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What We Think

18 Oct 2018
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A tad too much ink has been spilled already about the recent US Supreme Court nomination process of Brett Kavanaugh that has captured the thoughts, conversations and passions in the United States and beyond. But now that the confirmation hearings have ended and the dust is clearing, it’s worth taking a look at three key social media ramifications that have emerged.

 

Did Facebook influence public opinion?

First, it appears that Facebook itself, not an angry legion of its members or an army of bots, is being accused of influencing public sentiment around the hearings, actually in favor of Kavanaugh. While each side of the issue criticizes the other of pushing false propaganda, in a CBC article from last week, the accusations of Facebook favoring the Kavanaugh side seem to partly stem from its executives being among the supporters attending the actual testimony before the Senate Judiciary Committee. It is still unclear of whether Facebook can remain unbiased, but what is certain, culpability continues to rest at their doorstep and fans the flames of America’s political discourse.

 

Social media to predict and gauge changing public opinion?

Next, a pair of polls from an organization called College Pulseemerged around the Kavanaugh hearing – gauging whether the testimony changed minds or not. What’s more interesting than the results of the polls themselves, is that the intersection of polling (which has been around for decades) and social media (which is now into its second decade) is incredibly powerful. A social media-style app with polling at the center becomes a near frictionless and real-time way to gather sentiment quickly and easily around a topic.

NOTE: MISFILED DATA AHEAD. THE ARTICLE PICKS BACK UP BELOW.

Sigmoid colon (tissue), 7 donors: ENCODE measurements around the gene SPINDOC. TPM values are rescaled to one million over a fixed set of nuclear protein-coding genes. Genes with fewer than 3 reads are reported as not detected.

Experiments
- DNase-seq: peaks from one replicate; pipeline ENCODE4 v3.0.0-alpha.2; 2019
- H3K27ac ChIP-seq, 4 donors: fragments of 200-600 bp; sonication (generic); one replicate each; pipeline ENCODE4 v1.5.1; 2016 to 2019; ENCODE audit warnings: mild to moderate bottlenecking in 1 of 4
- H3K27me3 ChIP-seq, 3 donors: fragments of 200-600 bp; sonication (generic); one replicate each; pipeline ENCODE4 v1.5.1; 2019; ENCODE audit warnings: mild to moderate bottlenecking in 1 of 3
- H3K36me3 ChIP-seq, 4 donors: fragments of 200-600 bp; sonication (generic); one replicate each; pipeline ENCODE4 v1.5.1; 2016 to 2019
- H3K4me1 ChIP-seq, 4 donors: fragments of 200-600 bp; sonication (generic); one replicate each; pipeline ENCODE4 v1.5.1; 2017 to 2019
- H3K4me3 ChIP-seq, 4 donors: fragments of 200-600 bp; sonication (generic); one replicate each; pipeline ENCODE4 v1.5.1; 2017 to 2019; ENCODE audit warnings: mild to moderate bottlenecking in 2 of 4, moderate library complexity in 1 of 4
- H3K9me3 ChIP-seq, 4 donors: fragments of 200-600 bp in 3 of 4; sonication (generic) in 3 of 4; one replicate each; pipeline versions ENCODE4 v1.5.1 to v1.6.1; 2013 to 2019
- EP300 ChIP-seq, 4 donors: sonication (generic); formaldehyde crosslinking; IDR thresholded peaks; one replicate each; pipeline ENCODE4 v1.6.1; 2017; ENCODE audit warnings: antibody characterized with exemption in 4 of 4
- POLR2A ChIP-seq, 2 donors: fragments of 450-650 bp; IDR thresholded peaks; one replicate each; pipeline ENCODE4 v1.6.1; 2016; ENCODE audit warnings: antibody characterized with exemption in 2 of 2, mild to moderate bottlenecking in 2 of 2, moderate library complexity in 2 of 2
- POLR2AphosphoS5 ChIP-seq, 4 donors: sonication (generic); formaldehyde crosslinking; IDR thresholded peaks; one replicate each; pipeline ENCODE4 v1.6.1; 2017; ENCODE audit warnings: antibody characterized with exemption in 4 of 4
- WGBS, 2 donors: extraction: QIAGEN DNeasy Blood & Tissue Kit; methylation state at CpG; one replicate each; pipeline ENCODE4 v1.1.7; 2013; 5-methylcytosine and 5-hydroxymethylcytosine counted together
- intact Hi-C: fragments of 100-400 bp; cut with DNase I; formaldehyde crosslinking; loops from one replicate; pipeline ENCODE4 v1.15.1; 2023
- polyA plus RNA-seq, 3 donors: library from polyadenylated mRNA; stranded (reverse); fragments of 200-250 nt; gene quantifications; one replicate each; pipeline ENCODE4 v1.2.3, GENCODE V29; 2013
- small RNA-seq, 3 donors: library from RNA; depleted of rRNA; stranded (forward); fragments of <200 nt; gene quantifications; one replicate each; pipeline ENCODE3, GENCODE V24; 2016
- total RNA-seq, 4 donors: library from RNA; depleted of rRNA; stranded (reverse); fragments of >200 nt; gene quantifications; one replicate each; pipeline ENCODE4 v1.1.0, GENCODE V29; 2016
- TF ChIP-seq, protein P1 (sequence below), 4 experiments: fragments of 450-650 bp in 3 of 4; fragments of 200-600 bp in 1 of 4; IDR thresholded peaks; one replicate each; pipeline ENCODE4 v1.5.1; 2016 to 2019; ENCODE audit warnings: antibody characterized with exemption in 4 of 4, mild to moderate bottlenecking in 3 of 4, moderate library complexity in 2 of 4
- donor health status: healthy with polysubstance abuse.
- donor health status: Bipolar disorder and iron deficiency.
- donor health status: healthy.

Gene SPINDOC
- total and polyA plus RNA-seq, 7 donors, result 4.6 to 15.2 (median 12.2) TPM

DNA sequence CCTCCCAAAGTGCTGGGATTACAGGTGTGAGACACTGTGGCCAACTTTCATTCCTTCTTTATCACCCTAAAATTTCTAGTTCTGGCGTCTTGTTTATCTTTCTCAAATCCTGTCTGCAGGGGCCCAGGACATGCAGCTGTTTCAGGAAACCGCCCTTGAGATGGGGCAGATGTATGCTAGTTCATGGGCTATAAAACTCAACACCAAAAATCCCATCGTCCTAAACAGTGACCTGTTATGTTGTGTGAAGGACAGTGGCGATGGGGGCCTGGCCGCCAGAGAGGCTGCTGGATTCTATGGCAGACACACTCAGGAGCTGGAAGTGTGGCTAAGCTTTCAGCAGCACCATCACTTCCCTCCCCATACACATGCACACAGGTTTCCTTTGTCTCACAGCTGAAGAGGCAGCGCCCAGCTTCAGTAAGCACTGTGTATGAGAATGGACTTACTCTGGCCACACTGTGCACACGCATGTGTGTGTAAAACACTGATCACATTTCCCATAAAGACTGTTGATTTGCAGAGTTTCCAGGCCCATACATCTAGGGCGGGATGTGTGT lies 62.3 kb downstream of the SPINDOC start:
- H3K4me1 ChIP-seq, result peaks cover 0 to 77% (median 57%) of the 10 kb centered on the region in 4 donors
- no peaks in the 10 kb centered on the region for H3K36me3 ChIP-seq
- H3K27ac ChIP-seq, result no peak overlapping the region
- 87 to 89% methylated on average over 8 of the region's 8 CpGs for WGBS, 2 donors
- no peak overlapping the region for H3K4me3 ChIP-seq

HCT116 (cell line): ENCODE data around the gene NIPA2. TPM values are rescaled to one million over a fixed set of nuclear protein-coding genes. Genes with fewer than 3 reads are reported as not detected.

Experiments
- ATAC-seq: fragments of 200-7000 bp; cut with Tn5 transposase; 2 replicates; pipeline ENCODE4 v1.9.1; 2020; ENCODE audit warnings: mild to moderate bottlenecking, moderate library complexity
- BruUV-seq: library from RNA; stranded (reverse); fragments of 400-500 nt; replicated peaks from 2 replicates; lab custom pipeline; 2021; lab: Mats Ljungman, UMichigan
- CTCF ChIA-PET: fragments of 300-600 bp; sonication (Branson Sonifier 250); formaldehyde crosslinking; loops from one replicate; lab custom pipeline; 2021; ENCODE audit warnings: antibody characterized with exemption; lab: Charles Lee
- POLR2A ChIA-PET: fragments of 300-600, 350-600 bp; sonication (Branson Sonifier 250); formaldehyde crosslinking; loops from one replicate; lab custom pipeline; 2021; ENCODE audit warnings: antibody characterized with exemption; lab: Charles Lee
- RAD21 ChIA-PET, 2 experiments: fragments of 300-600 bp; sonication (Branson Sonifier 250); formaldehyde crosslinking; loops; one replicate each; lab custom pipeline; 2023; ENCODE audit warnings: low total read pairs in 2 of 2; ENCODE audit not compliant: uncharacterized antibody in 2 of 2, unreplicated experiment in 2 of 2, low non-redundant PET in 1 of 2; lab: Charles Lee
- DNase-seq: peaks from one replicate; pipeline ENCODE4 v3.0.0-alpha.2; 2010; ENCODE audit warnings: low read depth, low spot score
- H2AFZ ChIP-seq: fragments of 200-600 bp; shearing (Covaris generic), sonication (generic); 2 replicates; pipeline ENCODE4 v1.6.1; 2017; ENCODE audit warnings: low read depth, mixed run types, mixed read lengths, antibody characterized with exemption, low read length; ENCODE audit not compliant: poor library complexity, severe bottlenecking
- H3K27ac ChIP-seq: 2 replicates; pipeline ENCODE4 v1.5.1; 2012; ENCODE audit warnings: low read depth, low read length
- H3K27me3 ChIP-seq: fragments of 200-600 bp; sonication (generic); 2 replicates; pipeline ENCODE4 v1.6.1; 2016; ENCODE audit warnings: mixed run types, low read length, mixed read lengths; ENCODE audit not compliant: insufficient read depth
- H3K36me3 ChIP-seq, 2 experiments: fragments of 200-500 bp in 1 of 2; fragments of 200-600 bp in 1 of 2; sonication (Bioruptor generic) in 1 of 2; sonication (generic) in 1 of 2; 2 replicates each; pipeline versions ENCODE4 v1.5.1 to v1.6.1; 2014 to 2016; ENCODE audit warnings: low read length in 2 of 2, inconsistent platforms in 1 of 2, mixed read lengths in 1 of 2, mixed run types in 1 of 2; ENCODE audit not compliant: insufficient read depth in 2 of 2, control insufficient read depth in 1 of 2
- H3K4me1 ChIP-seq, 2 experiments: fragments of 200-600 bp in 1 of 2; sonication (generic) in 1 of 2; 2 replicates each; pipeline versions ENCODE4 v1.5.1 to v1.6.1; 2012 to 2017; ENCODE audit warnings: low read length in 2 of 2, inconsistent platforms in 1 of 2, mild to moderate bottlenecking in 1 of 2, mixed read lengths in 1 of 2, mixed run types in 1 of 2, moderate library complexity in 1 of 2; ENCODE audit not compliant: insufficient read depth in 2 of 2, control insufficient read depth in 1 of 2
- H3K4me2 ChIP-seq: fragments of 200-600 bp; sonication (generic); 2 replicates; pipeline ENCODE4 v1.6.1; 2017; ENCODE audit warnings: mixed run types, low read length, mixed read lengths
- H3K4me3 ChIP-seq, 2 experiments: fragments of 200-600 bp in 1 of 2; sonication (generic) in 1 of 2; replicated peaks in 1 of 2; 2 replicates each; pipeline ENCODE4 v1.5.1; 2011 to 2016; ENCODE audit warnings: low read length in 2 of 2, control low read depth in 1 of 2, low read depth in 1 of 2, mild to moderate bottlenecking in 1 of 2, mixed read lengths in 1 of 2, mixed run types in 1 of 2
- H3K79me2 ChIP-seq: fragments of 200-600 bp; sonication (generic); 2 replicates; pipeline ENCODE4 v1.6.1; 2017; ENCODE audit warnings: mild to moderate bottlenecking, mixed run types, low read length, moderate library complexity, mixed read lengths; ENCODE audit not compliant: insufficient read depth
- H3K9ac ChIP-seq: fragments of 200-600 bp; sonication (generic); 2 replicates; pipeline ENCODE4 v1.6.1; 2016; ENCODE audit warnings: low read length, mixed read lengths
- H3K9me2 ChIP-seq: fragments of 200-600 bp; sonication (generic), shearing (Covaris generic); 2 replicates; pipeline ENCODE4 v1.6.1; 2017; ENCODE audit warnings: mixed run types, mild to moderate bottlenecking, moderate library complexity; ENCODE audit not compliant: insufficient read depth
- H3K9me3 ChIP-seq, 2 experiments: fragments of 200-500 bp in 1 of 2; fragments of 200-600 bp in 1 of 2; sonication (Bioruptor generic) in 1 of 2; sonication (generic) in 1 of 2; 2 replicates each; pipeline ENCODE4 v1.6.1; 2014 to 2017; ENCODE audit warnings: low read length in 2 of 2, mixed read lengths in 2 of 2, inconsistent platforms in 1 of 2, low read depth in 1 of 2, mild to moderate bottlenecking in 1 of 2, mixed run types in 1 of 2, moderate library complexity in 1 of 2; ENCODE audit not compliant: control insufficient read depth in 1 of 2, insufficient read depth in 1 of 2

Counter hashtag #himtoo

Last, and perhaps the most interesting tidbit, is the story of the counter hashtag to #metoo that emerged in the wake of the Kavanaugh hearings and went viral. The mother of Navy vet Pieter Hanson either intentionally or unwittingly created a buzz when she posted a photo of her son in his military uniform, writing that he “respects women” but wouldn’t date “due to the current climate of false sexual accusations by radical feminists with an ax to grind” ending with the hashtag #himtoo. The tweet has since been removed, but the impact remains.

Never underestimate the power of social media, in any direction.